6 Skills Leaders Need to Prevent Burnout

6 Skills Leaders Need to Prevent Burnout

Burnout is on the rise, with 77% of working professionals saying they ​​have experienced employee burnout at their current job. More burnout means a drop in employee engagement and productivity, and with staff members resigning in droves, it’s becoming difficult for companies to retain their top talent. So, how can organizations support their employees and prevent burnout?

Change starts at the top, with leaders having a significant impact on company culture and the prevalence of workplace burnout. To combat this widespread issue, leaders must develop the right skills, supporting and empowering those around them to avoid excess stress and exhaustion. Below are six leadership skills required to mitigate burnout and help employees thrive.

What Is Burnout?

The World Health Organization categorizes burnout as an “occupational phenomenon”. It is defined as resulting from chronic workplace stress that has not been successfully managed. Common signs of burnout include:

  • Feeling drained or exhausted
  • Feeling helpless, trapped, or defeated
  • Having a negative outlook on one’s job
  • Feeling detached
  • Procrastination and taking longer to complete tasks
  • Self-doubt
  • Feeling overwhelmed.

Leadership Skills That Help Prevent Burnout

  1. Empathy

Empathetic leaders connect with their teams and are more likely to recognize signs of burnout. With empathy, leaders can ensure the emotional needs of employees are met and that support is provided to those who need it. Demonstrating empathy as a leader means having a genuine interest in the well-being of others and being aware of their thoughts and feelings. It also means being conscious of one’s actions and behaving in a positive and impactful way.

  • Resilience

Resilient leaders thrive in the face of adversity. When difficult situations arise, they have the confidence to manage them and maintain a positive mindset. This measured response to challenges sets an excellent example to employees and ensures that teams work in a positive environment.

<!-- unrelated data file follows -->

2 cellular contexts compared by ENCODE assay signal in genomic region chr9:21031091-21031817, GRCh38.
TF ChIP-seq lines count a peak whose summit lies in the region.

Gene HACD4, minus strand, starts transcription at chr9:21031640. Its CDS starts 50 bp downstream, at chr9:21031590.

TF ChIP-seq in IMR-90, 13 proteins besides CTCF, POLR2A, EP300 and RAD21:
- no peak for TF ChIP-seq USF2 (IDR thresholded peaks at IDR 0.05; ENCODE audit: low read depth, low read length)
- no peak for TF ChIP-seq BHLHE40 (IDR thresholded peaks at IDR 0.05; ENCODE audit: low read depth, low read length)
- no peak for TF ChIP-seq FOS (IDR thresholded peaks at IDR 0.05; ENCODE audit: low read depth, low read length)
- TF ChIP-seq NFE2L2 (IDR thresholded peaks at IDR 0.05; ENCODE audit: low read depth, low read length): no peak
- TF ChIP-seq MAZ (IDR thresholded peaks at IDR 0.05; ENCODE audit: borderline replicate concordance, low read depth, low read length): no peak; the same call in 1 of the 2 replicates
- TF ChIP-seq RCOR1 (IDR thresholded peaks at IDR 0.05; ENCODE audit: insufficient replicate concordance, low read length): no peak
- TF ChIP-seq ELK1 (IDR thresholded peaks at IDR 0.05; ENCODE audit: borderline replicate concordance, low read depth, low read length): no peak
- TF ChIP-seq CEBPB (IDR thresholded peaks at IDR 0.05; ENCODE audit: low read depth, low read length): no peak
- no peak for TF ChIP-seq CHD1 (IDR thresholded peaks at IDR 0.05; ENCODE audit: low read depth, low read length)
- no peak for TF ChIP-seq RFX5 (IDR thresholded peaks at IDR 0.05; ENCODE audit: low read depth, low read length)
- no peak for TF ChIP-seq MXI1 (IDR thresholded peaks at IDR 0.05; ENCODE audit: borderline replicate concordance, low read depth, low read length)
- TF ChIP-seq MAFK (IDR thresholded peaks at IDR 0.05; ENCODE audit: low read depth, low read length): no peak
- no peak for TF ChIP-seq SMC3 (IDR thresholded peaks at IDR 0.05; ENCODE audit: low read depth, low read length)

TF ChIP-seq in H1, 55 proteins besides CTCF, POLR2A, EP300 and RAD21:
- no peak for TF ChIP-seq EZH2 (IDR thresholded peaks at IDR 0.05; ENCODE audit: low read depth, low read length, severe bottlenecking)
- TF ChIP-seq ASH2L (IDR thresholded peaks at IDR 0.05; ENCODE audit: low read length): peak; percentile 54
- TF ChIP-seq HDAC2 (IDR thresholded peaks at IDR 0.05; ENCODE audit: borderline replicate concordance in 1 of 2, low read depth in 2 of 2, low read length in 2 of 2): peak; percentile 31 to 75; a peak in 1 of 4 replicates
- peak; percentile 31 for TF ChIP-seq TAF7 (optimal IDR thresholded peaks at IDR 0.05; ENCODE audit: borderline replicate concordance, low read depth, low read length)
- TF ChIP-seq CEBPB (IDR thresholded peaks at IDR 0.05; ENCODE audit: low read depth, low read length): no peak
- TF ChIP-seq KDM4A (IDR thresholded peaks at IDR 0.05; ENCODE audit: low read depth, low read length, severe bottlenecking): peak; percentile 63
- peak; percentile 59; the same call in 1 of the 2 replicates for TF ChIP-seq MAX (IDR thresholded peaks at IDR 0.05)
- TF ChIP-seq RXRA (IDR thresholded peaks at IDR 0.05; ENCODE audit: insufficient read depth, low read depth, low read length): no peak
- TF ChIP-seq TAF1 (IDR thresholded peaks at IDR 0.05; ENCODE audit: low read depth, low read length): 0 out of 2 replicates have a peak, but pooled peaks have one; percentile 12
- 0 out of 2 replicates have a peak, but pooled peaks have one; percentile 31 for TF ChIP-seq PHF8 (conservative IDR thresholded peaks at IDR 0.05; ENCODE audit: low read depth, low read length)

• Self-Awareness

Self-awareness is a critical leadership skill to prevent burnout. Self-aware leaders are committed to self-improvement, stay connected to their thoughts and feelings, and relate more easily to their teams. They’re also open to feedback, which helps them continuously strive to better themselves and bring out the best in others.

  • Focus

Focused leaders act intentionally and work on what matters most. They can delegate effectively, keep track of important tasks, and clarify what needs to be done to team members. This makes the workplace better organized and less stressful for everyone.

  • Adaptability

When there’s a great deal of change within a business, it’s easy for employees to become stressed and at risk of burnout. Adaptable leaders can calm the storm by constantly learning from new challenges and providing clarity and purpose to their teams.

  • Commitment to Inclusivity

Another key way leaders can address burnout is to ensure a culture of togetherness. Inclusive leaders build diverse teams where employees feel safe to be themselves and are encouraged to support one another. This gives staff members a whole community they can turn to for help or advice, preventing them from bearing the pressure alone.

How Can Leaders Develop These Skills?

Leaders hoping to prevent burnout within their teams should look to the conscious leadership model, which encourages the development of all the above skills and helps leaders become their best selves.

Through conscious leadership development, leaders gain the knowledge and awareness to lead themselves and their teams, helping them to continuously grow, work sustainably and thrive in the modern workplace.

Natasha Wallace

Natasha Wallace is the Founder and CEO of The Conscious Leadership Company, a leadership development and psychometric platform that empowers leaders to take care of their performance and wellbeing. TCLC helps leaders thrive with tech that encourages them to continuously learn, reflect and track the way they feel — so they can do the best possible job and feel good while they do it.

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